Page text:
Odd couple couplings are nothing new in cinema (then again, what is nowadays?). And whilst the central relationship of Angele and Tony will not go down as one of the great movie romances, writer-director Alix Delaporte's debut feature is a surprisingly affecting film none the less.
Angele (Clotilde Hesme), young, svelt and a bundle of nervous energy, has recently been released from prison. Her crime isn't specified but may have involved the death of her lover and father of her young estranged son, now in the care of his fraternal grandparents.
As part of her parole, Angele needs employment and answers a personals ad posted by Tony (Gregory Gadebois). The ad is either for a fisherman's wife or simply a housekeeper, I'm not entirely sure, but Angele assumes there is a sexual component required of the arrangement and makes a move. In his 30s, overweight, ruddy-cheeked and silent, Tony is Angele's polar opposite. He also rebuffs her advances but still finds a room in his house for her and a job (preparing and selling the fish he catches) working alongside his mother with whom he lives.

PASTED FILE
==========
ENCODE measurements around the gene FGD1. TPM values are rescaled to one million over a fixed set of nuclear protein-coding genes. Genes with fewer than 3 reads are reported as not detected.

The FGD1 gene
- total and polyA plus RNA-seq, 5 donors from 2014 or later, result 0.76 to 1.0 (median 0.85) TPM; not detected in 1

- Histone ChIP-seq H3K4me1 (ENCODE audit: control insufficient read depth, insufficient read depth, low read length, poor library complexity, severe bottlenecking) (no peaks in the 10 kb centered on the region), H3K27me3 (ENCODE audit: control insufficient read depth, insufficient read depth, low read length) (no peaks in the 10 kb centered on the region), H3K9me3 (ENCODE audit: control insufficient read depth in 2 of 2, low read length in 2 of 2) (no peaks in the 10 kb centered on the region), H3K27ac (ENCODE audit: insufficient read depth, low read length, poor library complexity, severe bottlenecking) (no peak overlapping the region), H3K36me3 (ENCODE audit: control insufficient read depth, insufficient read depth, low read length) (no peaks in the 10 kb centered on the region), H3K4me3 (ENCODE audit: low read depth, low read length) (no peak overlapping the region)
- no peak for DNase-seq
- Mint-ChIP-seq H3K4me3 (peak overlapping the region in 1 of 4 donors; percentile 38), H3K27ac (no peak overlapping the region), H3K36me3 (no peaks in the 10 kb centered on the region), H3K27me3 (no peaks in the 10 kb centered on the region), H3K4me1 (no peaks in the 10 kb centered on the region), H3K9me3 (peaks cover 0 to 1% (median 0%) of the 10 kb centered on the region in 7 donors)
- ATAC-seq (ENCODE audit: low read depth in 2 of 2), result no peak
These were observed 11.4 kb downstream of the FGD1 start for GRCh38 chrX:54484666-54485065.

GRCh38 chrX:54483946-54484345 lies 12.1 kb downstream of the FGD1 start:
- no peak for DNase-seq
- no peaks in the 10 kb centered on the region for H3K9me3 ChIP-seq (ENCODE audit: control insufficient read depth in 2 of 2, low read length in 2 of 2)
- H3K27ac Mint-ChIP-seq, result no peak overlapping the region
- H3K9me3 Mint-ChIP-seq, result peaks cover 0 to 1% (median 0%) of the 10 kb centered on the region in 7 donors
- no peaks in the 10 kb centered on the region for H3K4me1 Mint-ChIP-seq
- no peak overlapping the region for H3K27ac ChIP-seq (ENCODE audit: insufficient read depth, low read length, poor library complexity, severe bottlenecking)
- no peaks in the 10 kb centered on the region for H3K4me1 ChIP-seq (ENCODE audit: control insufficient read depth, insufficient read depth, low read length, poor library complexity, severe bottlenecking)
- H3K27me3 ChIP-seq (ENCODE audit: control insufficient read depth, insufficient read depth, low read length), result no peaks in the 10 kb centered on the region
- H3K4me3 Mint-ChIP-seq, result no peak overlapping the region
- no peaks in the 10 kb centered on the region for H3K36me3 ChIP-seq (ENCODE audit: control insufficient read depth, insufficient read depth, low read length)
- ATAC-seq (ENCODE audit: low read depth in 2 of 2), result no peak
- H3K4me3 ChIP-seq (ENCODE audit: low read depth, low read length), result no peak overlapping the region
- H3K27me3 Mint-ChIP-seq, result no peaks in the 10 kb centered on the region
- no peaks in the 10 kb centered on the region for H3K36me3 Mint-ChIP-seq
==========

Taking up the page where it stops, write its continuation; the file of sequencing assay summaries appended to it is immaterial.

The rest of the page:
Angele's and Tony's relationship plays out as some awkward courting ritual, with the stoic Tony playing hard to get and Angele working hard to impress. It's not that Tony doesn't want Angele but he doesn't want it to be easy. Intimacy should be earned not given freely, and when it is it's a rewarding experience, both for Angele and Tony and the audience.
Some may take issue with the film's younger woman-older man dynamic (which isn't all that pronounced; Hesme and Gadebois are former theatre cohorts) but I don't think that's the point of Delaporte's film. I prefer to think of it as a modern day Gallic take on the tale of Beauty and the Beast, complete with an emotionally satisfying happy ending.